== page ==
Standard cancer cell lines do not model the intratumoural heterogeneity situation sufficiently. Clonal selection leads to a homogeneous population of cells by genetic drift. Heterogeneity of tumour cells, however, is particularly critical for therapeutically relevant studies, since it is a prerequisite for acquiring drug resistance and reoccurrence of tumours. Here, we report the isolation of a highly tumourigenic primary pancreatic cancer cell line, called JoPaca-1 and its detailed characterization at multiple levels. Implantation of as few as 100 JoPaca-1 cells into immunodeficient mice gave rise to tumours that were histologically very similar to the primary tumour. The high heterogeneity of JoPaca-1 was reflected by diverse cell morphology and a substantial number of chromosomal aberrations. Comparative whole-genome sequencing of JoPaca-1 and BxPC-3 revealed mutations in genes frequently altered in pancreatic cancer. Exceptionally high expression of cancer stem cell markers and a high clonogenic potential in vitro and in vivo was observed. All of these attributes make this cell line an extremely valuable model to study the biology of and pharmaceutical effects on pancreatic cancer.
HubMed – drug


Micro-Arrayed Human Embryonic Stem Cells-Derived Cardiomyocytes for In Vitro Functional Assay.

Filed under: Drug and Alcohol Rehabilitation

PLoS One. 2012; 7(11): e48483
Serena E, Cimetta E, Zatti S, Zaglia T, Zagallo M, Keller G, Elvassore N

INTRODUCTION: The heart is one of the least regenerative organs in the body and any major insult can result in a significant loss of heart cells. The development of an in vitro-based cardiac tissue could be of paramount importance for many aspects of the cardiology research. In this context, we developed an in vitro assay based on human cardiomyocytes (hCMs) and ad hoc micro-technologies, suitable for several applications: from pharmacological analysis to physio-phatological studies on transplantable hCMs. We focused on the development of an assay able to analyze not only hCMs viability, but also their functionality. METHODS: hCMs were cultured onto a poly-acrylamide hydrogel with tunable tissue-like mechanical properties and organized through micropatterning in a 20×20 array. Arrayed hCMs were characterized by immunofluorescence, GAP-FRAP analyses and live and dead assay. Their functionality was evaluated monitoring the excitation-contraction coupling. RESULTS: Micropatterned hCMs maintained the expression of the major cardiac markers (cTnT, cTnI, Cx43, Nkx2.5, ?-actinin) and functional properties. The spontaneous contraction frequency was (0.83±0.2) Hz, while exogenous electrical stimulation lead to an increase up to 2 Hz. As proof of concept that our device can be used for screening the effects of pathological conditions, hCMs were exposed to increasing levels of H(2)O(2). Remarkably, hCMs viability was not compromised with exposure to 0.1 mM H(2)O(2), but hCMs contractility was dramatically suppressed. As proof of concept, we also developed a microfluidic platform to selectively treat areas of the cell array, in the perspective of performing multi-parametric assay. CONCLUSIONS: Such system could be a useful tool for testing the effects of multiple conditions on an in vitro cell model representative of human heart physiology, thus potentially helping the processes of therapy and drug development.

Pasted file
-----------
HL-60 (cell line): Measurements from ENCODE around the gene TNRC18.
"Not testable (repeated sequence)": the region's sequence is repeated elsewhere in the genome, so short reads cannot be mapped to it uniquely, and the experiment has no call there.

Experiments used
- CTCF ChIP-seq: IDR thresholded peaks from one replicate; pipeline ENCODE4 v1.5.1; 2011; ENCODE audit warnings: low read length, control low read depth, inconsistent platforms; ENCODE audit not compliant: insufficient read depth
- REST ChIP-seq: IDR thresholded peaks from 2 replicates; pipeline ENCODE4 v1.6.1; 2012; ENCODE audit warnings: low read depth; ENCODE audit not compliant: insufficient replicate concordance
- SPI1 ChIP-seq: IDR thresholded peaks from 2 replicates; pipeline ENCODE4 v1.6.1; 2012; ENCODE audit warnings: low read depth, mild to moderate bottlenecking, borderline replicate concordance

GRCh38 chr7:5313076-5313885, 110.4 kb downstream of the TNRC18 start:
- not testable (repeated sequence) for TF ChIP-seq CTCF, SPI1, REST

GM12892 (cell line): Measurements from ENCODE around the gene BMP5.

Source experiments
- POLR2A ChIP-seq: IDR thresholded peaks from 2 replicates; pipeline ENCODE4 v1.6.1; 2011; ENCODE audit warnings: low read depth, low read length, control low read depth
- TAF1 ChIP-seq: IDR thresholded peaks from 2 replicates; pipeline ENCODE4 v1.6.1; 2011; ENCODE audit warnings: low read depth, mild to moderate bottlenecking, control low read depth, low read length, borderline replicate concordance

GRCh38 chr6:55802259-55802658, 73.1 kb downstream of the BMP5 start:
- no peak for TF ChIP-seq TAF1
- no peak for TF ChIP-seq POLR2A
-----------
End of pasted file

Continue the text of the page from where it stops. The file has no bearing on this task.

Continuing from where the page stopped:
HubMed – drug